One of the group's first campaigns involved demonstrating outside family court judges' houses in order to draw attention to the cause of its members. A subsequent demonstration involved members dressing as Easter Bunnies and congregating on the lawn of a hotel owned by a family court judge in Somerset in 2003. Another demonstration involved two bus loads of fathers dressed as Father Christmas descending on the family court's offices in London. One act of civil disobedience involved painting the entrances of the offices of CAFCASS purple.

The colour is a frequent motif within the campaign as it was widely used by the Suffragettes with whom the group says it identifies. It also says it is the international colour of equality. In less savoury and perhaps less non-violent protests, include harassing a woman outside a family court, in 2003, and harassing a solicitor at his place of work, for actions deemed inappropriate by the group. Failures of the group: The failures that Fathers 4 Justice has encountered are that the Members of the group are alleged to have conducted intimidating attacks in order to upset court staff and family lawyers.

These attacks include throwing purple paint - the group's colour - on the outside of CAFCASS buildings, pushing rotten meat or fish through letterboxes, sending fake bombs, hate mail and verbal abuse. Fathers 4 Justice has admitted to incidents involving CAFCASS property but deny harassing individuals. During protests outside CAFCASS offices, individual case workers were identified by name in a similar style to animal rights protesters. One office was invaded by F4J members and detained an unnamed employee; however, no criminal proceedings are known to have resulted.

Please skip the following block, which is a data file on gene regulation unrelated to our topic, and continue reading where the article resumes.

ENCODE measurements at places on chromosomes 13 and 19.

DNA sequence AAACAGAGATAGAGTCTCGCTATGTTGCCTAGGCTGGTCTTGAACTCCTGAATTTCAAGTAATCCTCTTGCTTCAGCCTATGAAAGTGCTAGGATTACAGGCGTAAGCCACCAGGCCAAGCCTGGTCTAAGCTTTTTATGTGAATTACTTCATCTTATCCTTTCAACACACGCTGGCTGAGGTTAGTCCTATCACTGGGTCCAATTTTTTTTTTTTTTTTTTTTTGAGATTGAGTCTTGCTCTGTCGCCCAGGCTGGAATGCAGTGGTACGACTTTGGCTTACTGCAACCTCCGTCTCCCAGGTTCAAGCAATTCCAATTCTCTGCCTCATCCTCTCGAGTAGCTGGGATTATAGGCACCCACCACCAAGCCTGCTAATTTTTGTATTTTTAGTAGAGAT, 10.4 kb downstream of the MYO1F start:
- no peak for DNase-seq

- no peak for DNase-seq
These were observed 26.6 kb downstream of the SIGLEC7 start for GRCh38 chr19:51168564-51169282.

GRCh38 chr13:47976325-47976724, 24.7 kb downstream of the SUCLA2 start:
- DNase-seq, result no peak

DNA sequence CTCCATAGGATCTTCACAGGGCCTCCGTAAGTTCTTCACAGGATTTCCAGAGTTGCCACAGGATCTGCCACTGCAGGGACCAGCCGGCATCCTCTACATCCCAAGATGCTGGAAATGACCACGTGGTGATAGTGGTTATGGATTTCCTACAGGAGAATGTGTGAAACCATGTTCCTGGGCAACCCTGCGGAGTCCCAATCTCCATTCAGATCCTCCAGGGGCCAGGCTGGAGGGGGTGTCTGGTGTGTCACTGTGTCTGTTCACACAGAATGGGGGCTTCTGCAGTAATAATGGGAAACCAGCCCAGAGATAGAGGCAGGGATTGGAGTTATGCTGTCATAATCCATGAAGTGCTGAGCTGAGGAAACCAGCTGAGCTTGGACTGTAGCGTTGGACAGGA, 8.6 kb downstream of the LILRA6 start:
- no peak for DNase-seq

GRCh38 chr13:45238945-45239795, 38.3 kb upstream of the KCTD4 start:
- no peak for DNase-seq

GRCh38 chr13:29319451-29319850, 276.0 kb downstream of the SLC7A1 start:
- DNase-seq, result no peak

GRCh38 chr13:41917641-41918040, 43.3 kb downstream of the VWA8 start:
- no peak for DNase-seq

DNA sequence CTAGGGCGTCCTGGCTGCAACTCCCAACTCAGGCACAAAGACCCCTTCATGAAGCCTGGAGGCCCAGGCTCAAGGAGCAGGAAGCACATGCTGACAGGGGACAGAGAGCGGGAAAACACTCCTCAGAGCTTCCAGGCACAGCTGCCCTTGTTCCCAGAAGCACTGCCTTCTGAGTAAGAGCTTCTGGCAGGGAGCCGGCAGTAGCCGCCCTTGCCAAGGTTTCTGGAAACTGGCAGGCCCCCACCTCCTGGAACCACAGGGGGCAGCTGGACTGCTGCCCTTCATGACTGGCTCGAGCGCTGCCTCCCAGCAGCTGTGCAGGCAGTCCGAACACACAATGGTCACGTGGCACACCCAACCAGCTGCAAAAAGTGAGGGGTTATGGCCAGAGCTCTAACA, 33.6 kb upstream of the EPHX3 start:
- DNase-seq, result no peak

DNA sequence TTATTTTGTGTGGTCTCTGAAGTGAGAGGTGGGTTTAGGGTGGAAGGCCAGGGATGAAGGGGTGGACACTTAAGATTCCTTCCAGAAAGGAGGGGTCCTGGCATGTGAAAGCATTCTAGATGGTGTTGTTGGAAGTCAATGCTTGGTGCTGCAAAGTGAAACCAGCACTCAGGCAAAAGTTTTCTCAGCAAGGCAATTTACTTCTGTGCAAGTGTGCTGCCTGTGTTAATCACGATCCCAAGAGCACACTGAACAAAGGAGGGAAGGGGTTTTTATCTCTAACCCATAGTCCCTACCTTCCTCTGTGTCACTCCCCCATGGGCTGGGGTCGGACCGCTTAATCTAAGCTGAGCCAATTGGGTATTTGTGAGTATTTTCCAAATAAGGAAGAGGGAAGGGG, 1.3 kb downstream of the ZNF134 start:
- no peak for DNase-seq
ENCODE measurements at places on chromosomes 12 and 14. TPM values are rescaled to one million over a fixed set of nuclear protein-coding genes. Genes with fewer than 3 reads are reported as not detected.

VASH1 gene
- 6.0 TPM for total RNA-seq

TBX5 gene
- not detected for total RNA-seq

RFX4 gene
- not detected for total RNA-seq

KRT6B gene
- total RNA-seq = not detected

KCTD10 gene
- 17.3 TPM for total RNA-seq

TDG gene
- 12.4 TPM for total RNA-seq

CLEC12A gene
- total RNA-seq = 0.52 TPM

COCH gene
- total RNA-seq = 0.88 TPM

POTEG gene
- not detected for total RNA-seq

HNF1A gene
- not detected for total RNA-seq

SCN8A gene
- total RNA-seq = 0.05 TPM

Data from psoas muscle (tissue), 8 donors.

The Successes of the Group: In 2006, the Court of Appeal set a precedent allowing adults to discuss secret cases after they had finished. This resulted in a number of high-profile scandals, chiefly concerning adoption. In February 2009, Justice Minister Jack Straw announced plans to reverse this ruling. A significant, unintended result of the F4J campaign has been the exposure of flaws in security at high-profile British institutions, resulting in security enquiries or reviews at Buckingham Palace and the House of Commons.

Do you think your group is promotional, sectional, insider, outsider, or a combination of these? Explain why. ‘ I think Fathers 4 Justice is a Promotional and sectional pressure group. It is promotional because they aim to promote a particular cause, just as Fathers 4 Justice aims to promote the chance of equal parenting, family law reform and equal contact for divorced parents with children. They tend to have a great deal of influence, and Fathers 4 Justice, does have a big impact with the extreme campaigns that they do.

Fathers 4 Justice are also a sectional pressure group. Sectional pressure groups seek to represent the common interests of a particular section of society. As a result, members of sectional pressure groups are directly and personally concerned with the outcome of the campaign fought by the group because they usually stand to gain professionally and/or economically. In Fathers 4 Justice, they represent the common interests of fathers in society.